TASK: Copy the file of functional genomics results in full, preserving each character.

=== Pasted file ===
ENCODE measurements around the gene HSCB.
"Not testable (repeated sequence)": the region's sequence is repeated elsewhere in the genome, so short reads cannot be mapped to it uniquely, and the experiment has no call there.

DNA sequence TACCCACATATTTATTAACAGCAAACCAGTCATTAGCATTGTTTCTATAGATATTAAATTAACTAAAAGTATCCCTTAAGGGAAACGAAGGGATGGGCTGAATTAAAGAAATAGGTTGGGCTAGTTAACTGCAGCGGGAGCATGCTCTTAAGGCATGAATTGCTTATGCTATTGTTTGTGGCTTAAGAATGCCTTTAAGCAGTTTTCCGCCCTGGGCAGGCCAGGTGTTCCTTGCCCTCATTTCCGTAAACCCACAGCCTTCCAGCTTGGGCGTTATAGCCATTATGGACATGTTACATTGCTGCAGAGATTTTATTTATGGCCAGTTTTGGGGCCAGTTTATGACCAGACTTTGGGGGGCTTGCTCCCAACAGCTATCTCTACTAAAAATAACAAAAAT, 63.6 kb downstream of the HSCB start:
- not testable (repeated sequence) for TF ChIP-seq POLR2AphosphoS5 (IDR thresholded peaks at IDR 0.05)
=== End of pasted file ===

ENCODE measurements around the gene HSCB.
"Not testable (repeated sequence)": the region's sequence is repeated elsewhere in the genome, so short reads cannot be mapped to it uniquely, and the experiment has no call there.

DNA sequence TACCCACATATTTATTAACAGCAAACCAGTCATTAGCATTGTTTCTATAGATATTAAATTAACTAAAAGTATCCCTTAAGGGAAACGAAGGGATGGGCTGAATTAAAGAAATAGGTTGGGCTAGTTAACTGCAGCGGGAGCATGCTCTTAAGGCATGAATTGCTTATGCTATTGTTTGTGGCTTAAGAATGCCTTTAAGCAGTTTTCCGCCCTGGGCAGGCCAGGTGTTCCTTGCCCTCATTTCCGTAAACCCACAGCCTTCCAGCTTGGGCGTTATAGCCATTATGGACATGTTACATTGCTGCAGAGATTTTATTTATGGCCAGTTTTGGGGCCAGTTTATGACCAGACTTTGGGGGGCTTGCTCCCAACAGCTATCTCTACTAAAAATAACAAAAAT, 63.6 kb downstream of the HSCB start:
- not testable (repeated sequence) for TF ChIP-seq POLR2AphosphoS5 (IDR thresholded peaks at IDR 0.05)